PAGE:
Then there's the best part—the finish line. It's that beautiful banner of plastic waiting for you to cross under it or through it. One step, then another and it's done, you've finished your first race. It's exhilarating, exciting and probably emotional to some extent. It's also a learning experience.
Now you know you have the mental and physical stamina to finish a 5K. You know you can set a goal and accomplish it. You can push through your nerves, your doubt and maybe even a bit of pain to finish a race.
Through the 5K experience, you also learned that training is important. You've gotten to know your body better. You've tested your limits and know you are capable of pushing them. It's this knowledge that will be the driving force to completing a 10K.
Now it's time to apply those tidbits of know-how you've gained along the way. First things first, mentally commit to running a 10K. Once you put your mind to it, everything else will follow. Sign up for a race. That mental commitment coupled with officially registering for a 10K race is a near foolproof method to ensure you'll follow through.
Find a 10K training schedule that aligns with your current fitness level and stick with it. Do the training runs and stay committed. Remind yourself where you came from, what you've already accomplished and visualize what you want to achieve. See yourself crossing that finish line after 6.2 miles of great effort; it will keep you moving forward.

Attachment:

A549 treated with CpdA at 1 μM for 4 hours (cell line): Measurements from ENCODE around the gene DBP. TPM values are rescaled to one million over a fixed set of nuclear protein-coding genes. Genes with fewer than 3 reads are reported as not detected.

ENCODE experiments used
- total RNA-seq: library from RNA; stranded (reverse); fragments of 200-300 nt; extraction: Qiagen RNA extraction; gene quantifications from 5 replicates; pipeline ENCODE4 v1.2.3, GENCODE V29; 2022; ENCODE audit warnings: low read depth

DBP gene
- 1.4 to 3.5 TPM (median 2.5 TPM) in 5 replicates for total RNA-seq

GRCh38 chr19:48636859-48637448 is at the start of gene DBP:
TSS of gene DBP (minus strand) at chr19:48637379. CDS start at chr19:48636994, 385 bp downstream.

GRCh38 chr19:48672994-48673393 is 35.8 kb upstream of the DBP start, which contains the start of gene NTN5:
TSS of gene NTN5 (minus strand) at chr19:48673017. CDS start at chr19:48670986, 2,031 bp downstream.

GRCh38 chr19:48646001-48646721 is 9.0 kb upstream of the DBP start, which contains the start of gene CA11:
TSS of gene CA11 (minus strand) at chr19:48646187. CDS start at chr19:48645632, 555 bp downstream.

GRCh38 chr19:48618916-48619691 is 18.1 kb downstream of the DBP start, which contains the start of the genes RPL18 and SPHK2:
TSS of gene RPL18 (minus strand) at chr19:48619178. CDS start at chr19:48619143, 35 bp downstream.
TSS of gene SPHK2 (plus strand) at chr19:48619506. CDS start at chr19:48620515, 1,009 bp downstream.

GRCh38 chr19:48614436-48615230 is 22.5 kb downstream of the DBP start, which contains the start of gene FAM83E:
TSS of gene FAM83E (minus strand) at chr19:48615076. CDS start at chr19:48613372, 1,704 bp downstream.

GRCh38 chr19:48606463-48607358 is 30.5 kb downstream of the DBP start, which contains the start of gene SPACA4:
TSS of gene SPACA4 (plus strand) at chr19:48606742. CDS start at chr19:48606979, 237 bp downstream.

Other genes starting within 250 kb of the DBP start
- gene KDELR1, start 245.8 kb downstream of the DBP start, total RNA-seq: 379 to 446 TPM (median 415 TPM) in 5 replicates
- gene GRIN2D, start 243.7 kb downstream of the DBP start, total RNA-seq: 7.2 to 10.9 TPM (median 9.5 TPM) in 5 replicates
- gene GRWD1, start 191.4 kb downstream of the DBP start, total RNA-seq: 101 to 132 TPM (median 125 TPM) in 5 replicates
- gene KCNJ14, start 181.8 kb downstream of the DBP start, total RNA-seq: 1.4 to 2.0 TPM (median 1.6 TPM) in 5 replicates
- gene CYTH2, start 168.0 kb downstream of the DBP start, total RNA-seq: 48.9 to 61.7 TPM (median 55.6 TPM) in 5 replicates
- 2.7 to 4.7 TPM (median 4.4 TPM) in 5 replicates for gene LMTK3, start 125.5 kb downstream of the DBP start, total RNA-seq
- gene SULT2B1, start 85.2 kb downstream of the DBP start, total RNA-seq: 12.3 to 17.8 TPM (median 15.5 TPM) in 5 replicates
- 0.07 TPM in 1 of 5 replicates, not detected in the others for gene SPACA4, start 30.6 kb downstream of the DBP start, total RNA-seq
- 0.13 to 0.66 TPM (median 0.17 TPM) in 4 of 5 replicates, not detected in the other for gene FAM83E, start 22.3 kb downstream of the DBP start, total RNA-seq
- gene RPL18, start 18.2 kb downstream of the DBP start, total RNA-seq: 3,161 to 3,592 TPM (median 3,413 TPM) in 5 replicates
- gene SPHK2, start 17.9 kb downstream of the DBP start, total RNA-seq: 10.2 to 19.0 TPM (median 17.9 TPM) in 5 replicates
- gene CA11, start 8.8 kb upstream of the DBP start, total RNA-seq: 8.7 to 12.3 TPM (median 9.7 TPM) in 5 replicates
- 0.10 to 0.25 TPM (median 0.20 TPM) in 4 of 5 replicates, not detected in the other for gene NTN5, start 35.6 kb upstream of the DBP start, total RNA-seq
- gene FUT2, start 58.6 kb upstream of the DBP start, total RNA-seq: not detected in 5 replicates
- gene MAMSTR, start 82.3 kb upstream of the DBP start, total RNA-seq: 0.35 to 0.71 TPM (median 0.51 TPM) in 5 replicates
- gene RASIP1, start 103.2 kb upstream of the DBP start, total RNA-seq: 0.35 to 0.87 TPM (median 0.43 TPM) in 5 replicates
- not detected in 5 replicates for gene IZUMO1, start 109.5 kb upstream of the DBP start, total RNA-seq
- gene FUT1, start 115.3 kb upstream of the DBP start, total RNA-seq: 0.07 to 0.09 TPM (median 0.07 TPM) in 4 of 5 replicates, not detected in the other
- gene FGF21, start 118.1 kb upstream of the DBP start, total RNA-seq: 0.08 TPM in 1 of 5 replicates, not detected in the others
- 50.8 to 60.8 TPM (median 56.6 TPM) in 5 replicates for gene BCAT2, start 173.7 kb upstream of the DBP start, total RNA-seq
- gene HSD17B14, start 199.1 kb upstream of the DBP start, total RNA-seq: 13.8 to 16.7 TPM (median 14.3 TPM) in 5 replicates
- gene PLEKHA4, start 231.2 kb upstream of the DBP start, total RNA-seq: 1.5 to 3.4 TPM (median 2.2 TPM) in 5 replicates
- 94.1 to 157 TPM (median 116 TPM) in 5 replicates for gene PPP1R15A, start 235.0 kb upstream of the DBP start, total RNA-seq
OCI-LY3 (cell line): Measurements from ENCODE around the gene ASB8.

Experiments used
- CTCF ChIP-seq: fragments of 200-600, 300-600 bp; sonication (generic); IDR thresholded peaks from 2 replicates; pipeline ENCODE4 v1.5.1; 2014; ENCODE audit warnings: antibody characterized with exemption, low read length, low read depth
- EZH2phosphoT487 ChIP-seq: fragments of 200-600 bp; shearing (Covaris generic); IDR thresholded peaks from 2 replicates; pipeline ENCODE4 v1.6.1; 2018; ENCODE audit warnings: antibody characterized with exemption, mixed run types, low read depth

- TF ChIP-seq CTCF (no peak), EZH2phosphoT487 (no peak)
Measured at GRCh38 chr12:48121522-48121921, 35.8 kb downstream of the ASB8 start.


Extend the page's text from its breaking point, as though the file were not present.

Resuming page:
Push yourself to go a bit further even when you're tired, even when it's been a long day or week. That extra push will pay off in the end. Pay attention to your body. If something aches, rest. Get sleep. Sustain a healthy diet to fuel your new runner's body. Set small goals and reward yourself when you attain them. Buy a new wicking shirt or some comfy socks as a reward for your hard work. It'll also inspire you to get out there and run some more.
And when you line up for your 10K on race day, you'll be ready. Every new distance is like a graduation. As you transition from a 5K to a 10K, you'll apply the knowledge and skills you've acquired to the longer distance. You build on what you've learned along the way.
By completing your first 10K (and you will), you will have that much more knowledge to apply to your first half marathon. A 5K is just the beginning. Where there's a 5K, there's a 10K. And where there's a 10K, a half marathon lurks around the bend. Just wait, you'll see.10K race.